Saturday, October 31, 2015

Union of Black Episcopalians begins vigil for Curry and the church

From ENS-

During hours between the Oct. 31 Vigil Celebration, hosted by the Union of Black Episcopalians, and the time when Diocese of North Carolina Bishop Michael Curry is formally installed as presiding bishop and primate on Nov. 1, he and The Episcopal Church are being held in a traditional African-American prayer watch.

The prayers began during UBE’s rollicking and moving three-hour Eucharist at the D.C. Armory and will be continued hourly by members of the National UBE Weekly Prayer Fellowship and volunteers from the Washington National Cathedral’s Prayer and Pilgrimage Center. They will be praying for the church, its mission and its lay and ordained leadership.

At midnight Nov. 1, Curry, 62, officially will become the first person of color to hold the position of presiding bishop and primate. He will be The Episcopal Church’s 27th presiding bishop and its primate.

More here-

Retired rector from Alexandria: church dysfunctional

From Virginia-

The church in America is in trouble.

That's the message of the Rev. Polk Culpepper, a 67-year-old native of Alexandria and retired Episcopal priest from North Carolina, in his new book, "Decline and Dysfunction in the American Church."

"The last 50 years have witnessed an unprecedented decline in membership, financial resources, respect, cultural influence and ministry," he writes.

Many charts and stories of trends in large U.S. church membership generally support his claim, although there are some exceptions. The Southern Baptist Convention, the nation's second-largest Christian body, along with most mainline Protestant denominations, reported declining membership in 2010, according to figures released by the National Council of Churches.

More here-

Sustainable sanctuary: Church breaks ground on earth-friendly building

From Kentucky-

The sound of bagpipes could be heard from the road as St. Andrews Episcopal Church concluded its groundbreaking ceremony Sunday to celebrate the start of construction on a new church building based on principles of sustainability.

Ed Hatchett, treasurer of St. Andrews, said the church had the ambition to build a new facility for its mission work for many years. He said the current building’s space is preventing the congregation from growing. The new building will be multipurpose, offering space for various community groups to meet.

More here-

Friday, October 30, 2015

Video: Jefferts Schori reflects on nine-year term as Presiding Bishop

From ENS- (with video)

In a 10-minute video interview with the Episcopal News Service, Presiding Bishop Katharine Jefferts Schori reflects on her nine-year term in office that began Nov. 1, 2006. She discusses her vision of the reign of God on earth, her hopes for The Episcopal Church, what it has been like to be the first woman to hold the office of presiding bishop and primate, how she has been inspired and where she has found solace.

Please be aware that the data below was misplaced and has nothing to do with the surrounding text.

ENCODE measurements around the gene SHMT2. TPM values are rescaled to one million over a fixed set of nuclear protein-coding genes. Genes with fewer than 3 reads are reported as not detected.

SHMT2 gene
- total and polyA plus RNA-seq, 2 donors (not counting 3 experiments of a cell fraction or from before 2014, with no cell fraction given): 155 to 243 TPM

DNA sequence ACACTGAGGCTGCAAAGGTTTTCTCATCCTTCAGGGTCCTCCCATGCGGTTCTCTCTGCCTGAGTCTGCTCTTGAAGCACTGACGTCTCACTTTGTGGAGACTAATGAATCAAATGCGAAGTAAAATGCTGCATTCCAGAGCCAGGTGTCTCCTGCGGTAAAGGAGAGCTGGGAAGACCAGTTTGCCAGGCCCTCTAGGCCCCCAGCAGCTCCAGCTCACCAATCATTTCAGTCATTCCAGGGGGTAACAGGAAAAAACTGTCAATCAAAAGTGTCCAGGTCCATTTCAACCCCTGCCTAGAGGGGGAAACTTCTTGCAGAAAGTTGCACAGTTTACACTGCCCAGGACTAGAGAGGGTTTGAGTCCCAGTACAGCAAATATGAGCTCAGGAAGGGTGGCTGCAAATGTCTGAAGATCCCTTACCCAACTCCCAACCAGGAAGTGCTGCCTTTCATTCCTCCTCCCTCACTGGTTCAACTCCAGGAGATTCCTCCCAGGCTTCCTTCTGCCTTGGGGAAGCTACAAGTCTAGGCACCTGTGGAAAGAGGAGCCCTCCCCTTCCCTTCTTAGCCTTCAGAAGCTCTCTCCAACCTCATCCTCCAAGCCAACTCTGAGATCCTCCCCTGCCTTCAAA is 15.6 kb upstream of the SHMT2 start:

More here-

Breaching seal of confession won’t stop abuse, says Forward in Faith

From The Church Times-

ANY attempt to allow priests to breach the confidentiality of sacramental confession would be wrong, and could lead to priests’ being imprisoned, the traditional Catholic organisation Forward in Faith (FiF) has warned.

FiF’s formal submission to a Church of England working party on the seal of the confessional urges the House of Bishops, the Archbishops’ Council, and the General Synod not to remove the ban on revealing what has been said in confession.

In the sacrament of reconciliation, or penance, a priest is obliged never to disclose what is confessed by a penitent. Canon 113 of the Code of 1603 expresses this, but, the FiF submission says: “The obligation was not created by Canon 113 . . . The Seal is intrinsic to the sacrament.”

More here-

Bishops respond to authorized lay ministry

From Canada-

When the House of Bishops met in Niagara Falls, Ont., in mid-October, one of the first items on the agenda was the policy of authorized lay ministry adopted by the Evangelical Lutheran Church in Canada (ELCIC) during its National Convention this summer.

Sometimes called “lay presidency,” authorized lay ministry is a dispensation by which—in extraordinary circumstances—lay people can preside over services of the eucharist. While it can hardly be considered part of standard Lutheran practice, the convention voted in July to allow it in heavily circumscribed circumstances.

In an interview with the Anglican Journal, ELCIC National Bishop Susan Johnson said that the measures were brought in to meet a serious need.

More here-

Pope gets signed cricket bat after Anglican-Vatican rematch

From Boston-